A century of service to Canada by the RCAF and a tribute to a WW2 hero has now become part of the natural landscape of Calgary’s southeast.
Royal Canadian Air Force Cadets planted a tree and flower tribute to Air Commodore Arthur Dwight Ross on Oct. 16, as part of a recognition of the upcoming centennial of the Royal Canadian Air Force.
A total of 75 maple trees and dwarf spruce trees were used to create the living memorial in the shape of the RCAF roundel. The cadets also planted tulip bulbs as part of the memorial because of their historic connection to the RCAF, and the sacrifice of some 7,500 Canadians that fought to liberate the Netherlands.
“To have this memorial be placed in A.D Ross Park, with the Cadets involved in the planting, is extremely special,” said Captain Aaron Niles, Strategic Planner and Public Affairs Officer for the RCAF 2024 Centennial Team.
Ross served for over 30 years in the RCAF, including a stay in Calgary in 1940 as Wing Commander to 3 Service Flying Training School. He was best known for his gallantry which cost him an arm in 1944, when he braved a burning aircraft laden with exploding bombs to rescue two aircrew.
Capt. Niles said that when Ross passed in 1981, his obituary request was to have donations made to the Air Cadet League of Canada.
“Many residents of The City of Calgary have served in the Royal Canadian Air Force, fighting for our Canadian values. Their relentless, steadfast, and noble efforts tie them profoundly to the Royal Canadian Air Force of today,” he said.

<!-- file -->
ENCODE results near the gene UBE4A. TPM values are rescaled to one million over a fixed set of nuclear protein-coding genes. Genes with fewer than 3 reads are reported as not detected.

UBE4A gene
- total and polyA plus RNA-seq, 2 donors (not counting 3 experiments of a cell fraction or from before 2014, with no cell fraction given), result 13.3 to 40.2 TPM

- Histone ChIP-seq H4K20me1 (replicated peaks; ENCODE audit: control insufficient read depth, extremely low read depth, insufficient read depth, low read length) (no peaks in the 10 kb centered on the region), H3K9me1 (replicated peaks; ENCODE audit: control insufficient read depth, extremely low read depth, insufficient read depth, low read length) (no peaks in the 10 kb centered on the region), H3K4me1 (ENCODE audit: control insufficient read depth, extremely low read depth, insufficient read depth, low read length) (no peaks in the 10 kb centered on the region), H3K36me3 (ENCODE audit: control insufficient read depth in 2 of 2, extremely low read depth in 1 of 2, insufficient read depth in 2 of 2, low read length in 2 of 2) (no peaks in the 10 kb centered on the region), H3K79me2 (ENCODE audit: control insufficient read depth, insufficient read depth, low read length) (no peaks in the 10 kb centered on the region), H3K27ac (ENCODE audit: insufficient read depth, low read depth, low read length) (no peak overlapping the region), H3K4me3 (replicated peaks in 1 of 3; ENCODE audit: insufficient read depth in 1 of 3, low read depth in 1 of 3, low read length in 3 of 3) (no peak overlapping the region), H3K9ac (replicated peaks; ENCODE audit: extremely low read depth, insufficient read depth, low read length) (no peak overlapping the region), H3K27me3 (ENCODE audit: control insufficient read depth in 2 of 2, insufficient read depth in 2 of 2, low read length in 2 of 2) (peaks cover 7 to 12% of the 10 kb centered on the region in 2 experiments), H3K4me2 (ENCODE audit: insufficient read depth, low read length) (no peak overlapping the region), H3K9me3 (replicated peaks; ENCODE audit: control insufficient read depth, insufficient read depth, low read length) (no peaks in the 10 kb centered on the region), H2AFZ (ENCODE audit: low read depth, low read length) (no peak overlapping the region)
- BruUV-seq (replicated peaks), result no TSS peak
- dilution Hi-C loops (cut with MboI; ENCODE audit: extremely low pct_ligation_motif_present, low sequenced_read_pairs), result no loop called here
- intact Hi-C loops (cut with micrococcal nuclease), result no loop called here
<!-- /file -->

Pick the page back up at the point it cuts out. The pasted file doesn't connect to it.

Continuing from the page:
“May the memories of all those who have, and continue to serve in the Royal Canadian Air Force, live on in spirit through this memorial, as we continue to build towards a more sustainable future.”
The City of Calgary said that the trees that were planted would take advantage of the enhanced soil that was added to the park.
Watering and weeding are planned for the next half-decade to help establish the trees and the tulips in the park.
“Planting more trees in public spaces also supports The City’s goals to increase Calgary’s urban tree canopy by nine per cent by 2026 and 16 per cent in the future,” said the City of Calgary.
“An increased tree canopy provides more homes for wildlife, birds and insects; reduces soil erosion; keeps urban environments cooler; captures carbon and absorbs pollutants.”